Zoltán Fejérvári, recipient of a Borletti-Buitoni Trust Fellowship, has appeared in recitals throughout Europe and the United States in such prestigious venues as Carnegie’s Weill Hall in New York, the Kimmel Center in Philadelphia, the Library of Congress in Washington DC, Gasteig in Munich, Lingotto in Turin, the Palau de Música in Valencia, the Biblioteca Nacional de Buenos Aires and the Liszt Academy in Budapest. He has performed as a soloist with the Budapest Festival Orchestra, the Hungarian National Orchestra, the Verbier Festival and Concerto Budapest Orchestras among others, under such conductors as Iván Fischer, Zoltán Kocsis, Ken-Ichiro Kobayashi, and Gábor Takács-Nagy.
Zoltán Fejérvári is a passionate chamber musician. He has collaborated with both the Keller and Kodály Quartets and has worked with such musicians as Gary Hoffman, Joseph Lin, Cristoph Richter, András Keller, Radovan Vlatkovic, Ivan Monighetti, Frans Helmerson, Steven Isserlis. He has been a participant in Kronberg’s “Chamber Music Connects the World” program, Prussia Cove’s “Open Chamber Music”, Lisztomania in Chateauroux, the Tiszadob Piano Festival and Encuentro de Música in Santander. At the invitation of Mitsuko Uchida, he participated in the Marlboro Music Festival during the summers of 2014 through 2016.
He was second prize winner both at the James Mottram International Piano Competition and the Ricard Viñes International Piano Competition and obtained first prize in Cantu at the International Competition for Piano and Orchestra. His recording of Liszt’s Malédiction with the Budapest Chamber Symphony was awarded the “Grand prix du Disque” in 2013 [HCD 32801]. His CD of four Mozart violin sonatas, with violinist Ernő Kállai, was released in 2014 by Hungaroton [HCD 32740].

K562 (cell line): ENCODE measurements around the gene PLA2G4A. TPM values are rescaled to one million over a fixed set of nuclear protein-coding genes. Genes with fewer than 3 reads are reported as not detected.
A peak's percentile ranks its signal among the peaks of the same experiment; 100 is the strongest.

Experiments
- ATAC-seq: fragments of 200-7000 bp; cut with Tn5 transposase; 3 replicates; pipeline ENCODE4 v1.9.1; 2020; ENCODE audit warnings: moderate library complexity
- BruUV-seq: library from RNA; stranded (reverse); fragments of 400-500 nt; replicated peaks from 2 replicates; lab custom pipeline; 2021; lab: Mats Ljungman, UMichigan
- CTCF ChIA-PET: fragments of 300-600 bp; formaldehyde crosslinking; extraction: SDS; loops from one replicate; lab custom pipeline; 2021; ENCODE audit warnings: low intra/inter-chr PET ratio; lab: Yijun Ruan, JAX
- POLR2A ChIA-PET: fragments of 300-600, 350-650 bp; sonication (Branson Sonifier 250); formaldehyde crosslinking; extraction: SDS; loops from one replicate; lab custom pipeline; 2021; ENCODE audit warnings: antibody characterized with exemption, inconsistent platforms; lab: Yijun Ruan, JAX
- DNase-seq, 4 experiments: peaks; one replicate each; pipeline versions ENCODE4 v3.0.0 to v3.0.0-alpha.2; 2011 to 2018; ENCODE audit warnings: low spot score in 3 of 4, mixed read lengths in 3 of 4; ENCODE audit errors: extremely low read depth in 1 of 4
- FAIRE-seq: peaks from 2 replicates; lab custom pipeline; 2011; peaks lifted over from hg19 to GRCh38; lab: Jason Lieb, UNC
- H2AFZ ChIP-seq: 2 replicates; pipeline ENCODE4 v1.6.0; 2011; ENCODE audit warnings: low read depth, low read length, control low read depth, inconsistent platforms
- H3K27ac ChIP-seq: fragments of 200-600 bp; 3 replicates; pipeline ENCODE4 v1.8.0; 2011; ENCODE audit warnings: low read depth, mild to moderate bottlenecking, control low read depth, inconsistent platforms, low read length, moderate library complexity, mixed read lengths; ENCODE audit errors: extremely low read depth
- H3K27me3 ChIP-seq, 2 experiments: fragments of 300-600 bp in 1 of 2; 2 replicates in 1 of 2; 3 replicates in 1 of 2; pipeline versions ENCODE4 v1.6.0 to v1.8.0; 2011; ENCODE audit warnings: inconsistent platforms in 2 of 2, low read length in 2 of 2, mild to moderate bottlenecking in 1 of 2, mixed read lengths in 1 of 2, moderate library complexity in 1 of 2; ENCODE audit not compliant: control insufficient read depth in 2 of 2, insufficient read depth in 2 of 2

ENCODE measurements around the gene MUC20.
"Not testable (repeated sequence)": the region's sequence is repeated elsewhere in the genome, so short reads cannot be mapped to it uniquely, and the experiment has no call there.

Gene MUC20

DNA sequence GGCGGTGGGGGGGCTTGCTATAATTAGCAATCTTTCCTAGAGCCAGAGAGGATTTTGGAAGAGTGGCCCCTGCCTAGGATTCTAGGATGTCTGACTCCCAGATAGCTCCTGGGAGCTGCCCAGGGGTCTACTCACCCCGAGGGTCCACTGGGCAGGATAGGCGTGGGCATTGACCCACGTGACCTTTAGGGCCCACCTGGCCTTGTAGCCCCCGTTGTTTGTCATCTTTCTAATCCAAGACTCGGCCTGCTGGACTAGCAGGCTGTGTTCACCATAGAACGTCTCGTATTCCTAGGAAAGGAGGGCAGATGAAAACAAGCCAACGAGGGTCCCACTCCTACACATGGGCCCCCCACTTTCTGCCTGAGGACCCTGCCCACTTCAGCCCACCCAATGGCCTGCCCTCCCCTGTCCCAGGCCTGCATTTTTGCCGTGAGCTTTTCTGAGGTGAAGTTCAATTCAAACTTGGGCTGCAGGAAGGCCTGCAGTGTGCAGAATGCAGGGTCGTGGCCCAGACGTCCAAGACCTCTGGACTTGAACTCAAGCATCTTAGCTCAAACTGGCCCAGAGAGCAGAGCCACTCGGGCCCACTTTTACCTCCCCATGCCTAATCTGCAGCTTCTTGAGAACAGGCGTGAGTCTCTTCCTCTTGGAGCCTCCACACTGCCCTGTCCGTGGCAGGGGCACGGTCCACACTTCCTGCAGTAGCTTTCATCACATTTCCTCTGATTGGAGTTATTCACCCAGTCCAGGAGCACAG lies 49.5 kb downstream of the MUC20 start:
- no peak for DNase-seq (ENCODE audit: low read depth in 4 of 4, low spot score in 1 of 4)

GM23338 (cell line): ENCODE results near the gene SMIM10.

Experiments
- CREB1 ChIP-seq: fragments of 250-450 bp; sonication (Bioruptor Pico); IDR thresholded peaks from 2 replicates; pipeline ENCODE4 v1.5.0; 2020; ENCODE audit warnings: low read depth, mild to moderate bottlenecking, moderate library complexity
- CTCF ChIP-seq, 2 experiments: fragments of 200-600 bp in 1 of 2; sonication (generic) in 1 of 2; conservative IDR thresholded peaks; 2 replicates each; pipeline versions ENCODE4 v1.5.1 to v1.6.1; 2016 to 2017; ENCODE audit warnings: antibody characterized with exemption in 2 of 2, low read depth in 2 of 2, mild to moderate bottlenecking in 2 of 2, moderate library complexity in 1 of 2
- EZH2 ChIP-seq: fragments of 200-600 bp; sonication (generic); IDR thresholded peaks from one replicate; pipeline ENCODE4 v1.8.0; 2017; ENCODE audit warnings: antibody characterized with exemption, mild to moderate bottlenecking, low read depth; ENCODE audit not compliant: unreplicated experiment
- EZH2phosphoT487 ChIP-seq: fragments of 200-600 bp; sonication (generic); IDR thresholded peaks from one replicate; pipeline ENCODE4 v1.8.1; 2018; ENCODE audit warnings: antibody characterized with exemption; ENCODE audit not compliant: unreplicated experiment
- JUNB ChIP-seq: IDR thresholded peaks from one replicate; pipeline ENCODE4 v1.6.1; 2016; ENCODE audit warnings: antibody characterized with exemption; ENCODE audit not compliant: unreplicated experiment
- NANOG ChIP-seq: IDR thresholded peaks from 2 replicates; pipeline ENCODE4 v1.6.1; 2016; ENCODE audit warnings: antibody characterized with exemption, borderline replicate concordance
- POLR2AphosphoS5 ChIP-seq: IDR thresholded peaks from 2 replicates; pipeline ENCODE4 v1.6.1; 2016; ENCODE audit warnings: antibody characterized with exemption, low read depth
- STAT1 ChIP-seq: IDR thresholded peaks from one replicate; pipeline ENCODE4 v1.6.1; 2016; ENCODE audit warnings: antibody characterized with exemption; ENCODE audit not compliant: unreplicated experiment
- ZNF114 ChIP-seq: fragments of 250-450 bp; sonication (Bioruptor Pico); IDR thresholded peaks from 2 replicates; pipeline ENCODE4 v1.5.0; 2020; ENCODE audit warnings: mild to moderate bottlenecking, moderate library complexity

Since 2014 Zoltán Fejérvári, has been teaching at the Chamber Music Department of the Liszt Academy of Music.
What others have to say about Zoltán
The very young and very promising Zoltán Fejérvári’s Dante Sonata was a fine solution of a magnificent task…His performance displayed conception and greatness, excellent manual skills and reliability. (Café Momus, 07/10/2011)
For me the hero of the evening was a single musician: the pianist Zoltán Fejérvári. Janáček’ Capriccio is, in fact, a true piano concerto, a complex and demanding piano piece; but he also contributed to the two Stockhausen pieces; he was on stage all evening. He accomodated himself to composers, colleagues, and syles with humbleness. He did not even try to „perform”, attracting extra attention. He merely solved his tasks – whatever they were. (Café Momus, Zoltán Kocsis and the UMZE, 17/02/2011)
Zoltán Fejérvári has already convinced us of his talent and exceptional musicality on several occasions… Bartók’s I. piano concerto is a difficult piece, and, as is often added, it is also unrewarding; the great efforts are not compensated by glitter. Fejérvári played with precision and enviable poise… (Bartók Rádió Új zenei újság, 13/11/2011)
After the intermission, György Ligeti’s Piano Concerto was performed. … As we could find out yesterday, Hungarian musicians are also capable of a precise performance. Zoltán Fejérvári put up a brilliant show… It is very rare that a pianist has to play an encore after a contemporary piece. Here Fejérvári chose a movement by Kurtág (Les Adieux) from the series Games, which was a wonderful, moving completion of this superb concert. (zeneszerzo.blog.hu, 09.21.2012)